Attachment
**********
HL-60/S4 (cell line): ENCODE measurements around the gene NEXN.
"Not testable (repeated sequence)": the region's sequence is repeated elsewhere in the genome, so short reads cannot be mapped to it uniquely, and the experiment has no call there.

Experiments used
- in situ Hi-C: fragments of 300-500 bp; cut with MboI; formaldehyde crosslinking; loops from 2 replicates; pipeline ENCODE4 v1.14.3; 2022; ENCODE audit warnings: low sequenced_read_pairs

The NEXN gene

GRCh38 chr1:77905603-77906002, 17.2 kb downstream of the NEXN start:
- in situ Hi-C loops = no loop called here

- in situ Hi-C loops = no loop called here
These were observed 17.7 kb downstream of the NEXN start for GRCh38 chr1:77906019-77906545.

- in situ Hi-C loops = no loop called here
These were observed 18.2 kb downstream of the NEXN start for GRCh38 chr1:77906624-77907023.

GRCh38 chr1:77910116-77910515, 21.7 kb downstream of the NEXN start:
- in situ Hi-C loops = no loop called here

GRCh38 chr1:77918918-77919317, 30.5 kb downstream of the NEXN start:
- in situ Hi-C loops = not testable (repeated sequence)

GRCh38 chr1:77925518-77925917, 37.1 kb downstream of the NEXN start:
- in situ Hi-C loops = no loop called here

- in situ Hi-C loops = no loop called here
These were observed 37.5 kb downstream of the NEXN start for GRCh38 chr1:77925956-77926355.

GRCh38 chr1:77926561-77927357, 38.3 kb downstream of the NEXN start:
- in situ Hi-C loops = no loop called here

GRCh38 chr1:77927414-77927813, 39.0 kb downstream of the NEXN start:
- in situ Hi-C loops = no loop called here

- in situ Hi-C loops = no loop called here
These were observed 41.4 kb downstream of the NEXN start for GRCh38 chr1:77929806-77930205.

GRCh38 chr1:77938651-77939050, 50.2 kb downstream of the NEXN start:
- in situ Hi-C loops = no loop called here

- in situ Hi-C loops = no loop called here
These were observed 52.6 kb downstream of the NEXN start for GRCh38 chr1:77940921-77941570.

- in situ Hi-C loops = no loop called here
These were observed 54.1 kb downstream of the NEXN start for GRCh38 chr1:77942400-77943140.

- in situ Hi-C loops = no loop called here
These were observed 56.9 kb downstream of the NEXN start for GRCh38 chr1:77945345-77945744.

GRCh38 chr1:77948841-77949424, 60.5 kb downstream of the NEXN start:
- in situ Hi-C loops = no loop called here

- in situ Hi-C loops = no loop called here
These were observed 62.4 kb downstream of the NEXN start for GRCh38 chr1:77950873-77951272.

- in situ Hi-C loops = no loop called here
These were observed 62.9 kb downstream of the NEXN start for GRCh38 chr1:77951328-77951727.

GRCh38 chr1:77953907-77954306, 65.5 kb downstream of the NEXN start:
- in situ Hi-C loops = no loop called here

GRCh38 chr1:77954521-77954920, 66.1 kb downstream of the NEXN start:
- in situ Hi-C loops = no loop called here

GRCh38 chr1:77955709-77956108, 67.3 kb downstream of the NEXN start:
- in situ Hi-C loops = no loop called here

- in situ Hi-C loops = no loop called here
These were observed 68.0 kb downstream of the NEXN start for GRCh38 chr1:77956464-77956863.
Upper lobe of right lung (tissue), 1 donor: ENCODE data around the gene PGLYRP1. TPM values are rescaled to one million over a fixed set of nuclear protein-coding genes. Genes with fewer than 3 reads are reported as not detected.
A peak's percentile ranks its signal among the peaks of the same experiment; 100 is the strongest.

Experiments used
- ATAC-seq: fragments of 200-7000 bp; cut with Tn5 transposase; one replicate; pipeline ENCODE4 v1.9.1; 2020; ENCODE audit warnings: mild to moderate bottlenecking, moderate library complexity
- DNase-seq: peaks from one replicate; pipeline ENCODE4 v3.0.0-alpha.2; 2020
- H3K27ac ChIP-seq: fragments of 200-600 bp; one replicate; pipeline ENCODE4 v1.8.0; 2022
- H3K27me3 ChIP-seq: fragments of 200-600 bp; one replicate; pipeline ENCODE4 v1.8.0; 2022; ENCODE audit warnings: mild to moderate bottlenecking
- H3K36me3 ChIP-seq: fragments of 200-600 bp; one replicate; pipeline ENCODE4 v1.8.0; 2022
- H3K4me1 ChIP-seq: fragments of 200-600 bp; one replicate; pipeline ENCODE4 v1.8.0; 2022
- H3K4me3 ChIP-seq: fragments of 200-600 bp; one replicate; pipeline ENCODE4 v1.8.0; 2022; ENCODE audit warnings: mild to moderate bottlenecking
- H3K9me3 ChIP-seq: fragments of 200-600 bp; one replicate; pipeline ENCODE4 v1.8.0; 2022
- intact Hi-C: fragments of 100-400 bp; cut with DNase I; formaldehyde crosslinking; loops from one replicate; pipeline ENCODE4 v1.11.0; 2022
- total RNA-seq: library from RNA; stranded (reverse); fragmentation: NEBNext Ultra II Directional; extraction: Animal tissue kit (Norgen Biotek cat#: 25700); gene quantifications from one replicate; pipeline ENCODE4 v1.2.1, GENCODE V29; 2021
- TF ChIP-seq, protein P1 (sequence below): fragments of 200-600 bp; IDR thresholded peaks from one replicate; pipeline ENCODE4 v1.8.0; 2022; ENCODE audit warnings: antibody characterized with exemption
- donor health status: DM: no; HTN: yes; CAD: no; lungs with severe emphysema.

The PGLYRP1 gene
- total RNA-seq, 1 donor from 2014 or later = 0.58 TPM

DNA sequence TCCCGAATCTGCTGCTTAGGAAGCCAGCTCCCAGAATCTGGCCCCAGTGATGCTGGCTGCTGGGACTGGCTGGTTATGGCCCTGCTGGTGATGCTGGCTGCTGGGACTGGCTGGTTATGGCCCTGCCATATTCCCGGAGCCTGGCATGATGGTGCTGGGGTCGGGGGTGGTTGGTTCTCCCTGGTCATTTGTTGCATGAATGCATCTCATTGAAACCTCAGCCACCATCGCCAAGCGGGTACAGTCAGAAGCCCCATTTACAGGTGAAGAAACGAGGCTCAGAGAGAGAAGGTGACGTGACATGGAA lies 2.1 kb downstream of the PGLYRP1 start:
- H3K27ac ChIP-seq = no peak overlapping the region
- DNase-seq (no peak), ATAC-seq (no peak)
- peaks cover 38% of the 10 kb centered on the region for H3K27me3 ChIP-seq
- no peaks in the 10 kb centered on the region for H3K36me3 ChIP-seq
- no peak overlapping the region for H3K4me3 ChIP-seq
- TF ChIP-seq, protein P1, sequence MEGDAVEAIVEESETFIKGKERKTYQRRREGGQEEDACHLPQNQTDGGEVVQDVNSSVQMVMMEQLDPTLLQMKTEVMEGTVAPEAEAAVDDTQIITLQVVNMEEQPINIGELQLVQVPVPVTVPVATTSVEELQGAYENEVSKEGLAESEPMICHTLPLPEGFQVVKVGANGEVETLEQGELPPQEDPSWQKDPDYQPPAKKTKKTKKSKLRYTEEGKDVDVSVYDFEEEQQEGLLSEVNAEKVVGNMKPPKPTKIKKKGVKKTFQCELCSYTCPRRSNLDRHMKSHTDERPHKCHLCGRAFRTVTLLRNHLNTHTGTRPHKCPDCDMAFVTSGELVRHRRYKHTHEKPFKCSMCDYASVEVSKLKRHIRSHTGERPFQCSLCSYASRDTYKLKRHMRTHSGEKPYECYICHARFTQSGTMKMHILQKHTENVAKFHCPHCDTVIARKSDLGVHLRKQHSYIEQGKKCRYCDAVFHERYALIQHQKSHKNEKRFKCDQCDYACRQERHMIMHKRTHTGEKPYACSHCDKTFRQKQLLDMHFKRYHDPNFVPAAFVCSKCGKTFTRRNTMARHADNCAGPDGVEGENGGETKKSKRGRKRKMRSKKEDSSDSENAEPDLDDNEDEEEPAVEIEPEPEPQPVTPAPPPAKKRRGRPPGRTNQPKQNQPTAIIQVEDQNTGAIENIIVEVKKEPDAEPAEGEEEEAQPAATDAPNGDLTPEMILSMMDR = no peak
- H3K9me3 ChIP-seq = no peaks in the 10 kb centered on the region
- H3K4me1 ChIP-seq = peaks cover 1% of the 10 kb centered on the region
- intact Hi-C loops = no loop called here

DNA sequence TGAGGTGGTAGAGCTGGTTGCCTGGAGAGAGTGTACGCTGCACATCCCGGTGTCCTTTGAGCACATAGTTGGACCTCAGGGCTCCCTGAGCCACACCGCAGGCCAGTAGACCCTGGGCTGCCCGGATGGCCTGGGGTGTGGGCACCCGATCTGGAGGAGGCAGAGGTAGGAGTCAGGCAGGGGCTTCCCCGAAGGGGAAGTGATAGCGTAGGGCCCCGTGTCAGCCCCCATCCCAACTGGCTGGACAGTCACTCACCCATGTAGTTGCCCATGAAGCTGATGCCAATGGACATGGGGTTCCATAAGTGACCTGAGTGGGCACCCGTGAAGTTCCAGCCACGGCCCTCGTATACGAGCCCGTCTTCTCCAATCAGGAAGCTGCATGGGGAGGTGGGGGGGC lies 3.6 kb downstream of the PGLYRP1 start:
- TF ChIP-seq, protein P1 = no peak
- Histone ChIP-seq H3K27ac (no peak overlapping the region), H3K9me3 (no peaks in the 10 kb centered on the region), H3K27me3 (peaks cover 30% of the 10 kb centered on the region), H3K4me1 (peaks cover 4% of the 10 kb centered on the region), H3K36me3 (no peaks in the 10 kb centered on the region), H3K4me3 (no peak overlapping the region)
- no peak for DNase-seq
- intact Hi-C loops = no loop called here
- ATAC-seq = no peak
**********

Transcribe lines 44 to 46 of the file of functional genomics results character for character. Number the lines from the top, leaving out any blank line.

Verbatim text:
GRCh38 chr1:77955709-77956108, 67.3 kb downstream of the NEXN start:
- in situ Hi-C loops = no loop called here

- in situ Hi-C loops = no loop called here